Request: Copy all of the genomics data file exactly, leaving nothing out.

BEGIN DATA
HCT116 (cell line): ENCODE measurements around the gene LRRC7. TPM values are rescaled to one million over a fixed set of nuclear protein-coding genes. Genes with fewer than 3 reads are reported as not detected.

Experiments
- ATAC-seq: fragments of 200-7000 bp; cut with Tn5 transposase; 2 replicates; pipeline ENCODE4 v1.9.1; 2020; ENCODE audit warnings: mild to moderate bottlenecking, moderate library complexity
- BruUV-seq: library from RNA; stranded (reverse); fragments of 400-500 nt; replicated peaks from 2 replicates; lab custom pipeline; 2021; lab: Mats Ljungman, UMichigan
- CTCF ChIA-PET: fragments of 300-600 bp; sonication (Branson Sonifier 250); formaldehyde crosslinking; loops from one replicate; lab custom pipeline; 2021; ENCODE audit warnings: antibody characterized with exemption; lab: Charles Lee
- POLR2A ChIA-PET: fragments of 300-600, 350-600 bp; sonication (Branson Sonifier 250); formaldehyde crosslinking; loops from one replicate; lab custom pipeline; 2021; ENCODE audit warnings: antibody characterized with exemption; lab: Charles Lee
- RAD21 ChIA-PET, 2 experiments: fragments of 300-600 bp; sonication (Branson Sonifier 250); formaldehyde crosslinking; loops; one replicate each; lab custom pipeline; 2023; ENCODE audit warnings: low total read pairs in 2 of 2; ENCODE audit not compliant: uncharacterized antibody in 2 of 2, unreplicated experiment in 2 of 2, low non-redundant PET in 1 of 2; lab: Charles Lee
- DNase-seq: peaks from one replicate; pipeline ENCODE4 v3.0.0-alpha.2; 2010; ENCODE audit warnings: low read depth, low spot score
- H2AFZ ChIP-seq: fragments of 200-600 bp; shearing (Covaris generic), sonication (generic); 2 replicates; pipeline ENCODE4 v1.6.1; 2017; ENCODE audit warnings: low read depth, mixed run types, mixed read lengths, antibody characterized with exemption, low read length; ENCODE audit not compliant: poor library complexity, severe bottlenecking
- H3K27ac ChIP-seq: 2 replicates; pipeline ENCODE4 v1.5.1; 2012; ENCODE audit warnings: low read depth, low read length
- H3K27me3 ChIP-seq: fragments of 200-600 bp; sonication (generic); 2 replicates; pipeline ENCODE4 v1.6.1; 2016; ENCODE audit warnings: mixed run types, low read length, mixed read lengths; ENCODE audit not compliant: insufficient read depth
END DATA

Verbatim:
HCT116 (cell line): ENCODE measurements around the gene LRRC7. TPM values are rescaled to one million over a fixed set of nuclear protein-coding genes. Genes with fewer than 3 reads are reported as not detected.

Experiments
- ATAC-seq: fragments of 200-7000 bp; cut with Tn5 transposase; 2 replicates; pipeline ENCODE4 v1.9.1; 2020; ENCODE audit warnings: mild to moderate bottlenecking, moderate library complexity
- BruUV-seq: library from RNA; stranded (reverse); fragments of 400-500 nt; replicated peaks from 2 replicates; lab custom pipeline; 2021; lab: Mats Ljungman, UMichigan
- CTCF ChIA-PET: fragments of 300-600 bp; sonication (Branson Sonifier 250); formaldehyde crosslinking; loops from one replicate; lab custom pipeline; 2021; ENCODE audit warnings: antibody characterized with exemption; lab: Charles Lee
- POLR2A ChIA-PET: fragments of 300-600, 350-600 bp; sonication (Branson Sonifier 250); formaldehyde crosslinking; loops from one replicate; lab custom pipeline; 2021; ENCODE audit warnings: antibody characterized with exemption; lab: Charles Lee
- RAD21 ChIA-PET, 2 experiments: fragments of 300-600 bp; sonication (Branson Sonifier 250); formaldehyde crosslinking; loops; one replicate each; lab custom pipeline; 2023; ENCODE audit warnings: low total read pairs in 2 of 2; ENCODE audit not compliant: uncharacterized antibody in 2 of 2, unreplicated experiment in 2 of 2, low non-redundant PET in 1 of 2; lab: Charles Lee
- DNase-seq: peaks from one replicate; pipeline ENCODE4 v3.0.0-alpha.2; 2010; ENCODE audit warnings: low read depth, low spot score
- H2AFZ ChIP-seq: fragments of 200-600 bp; shearing (Covaris generic), sonication (generic); 2 replicates; pipeline ENCODE4 v1.6.1; 2017; ENCODE audit warnings: low read depth, mixed run types, mixed read lengths, antibody characterized with exemption, low read length; ENCODE audit not compliant: poor library complexity, severe bottlenecking
- H3K27ac ChIP-seq: 2 replicates; pipeline ENCODE4 v1.5.1; 2012; ENCODE audit warnings: low read depth, low read length
- H3K27me3 ChIP-seq: fragments of 200-600 bp; sonication (generic); 2 replicates; pipeline ENCODE4 v1.6.1; 2016; ENCODE audit warnings: mixed run types, low read length, mixed read lengths; ENCODE audit not compliant: insufficient read depth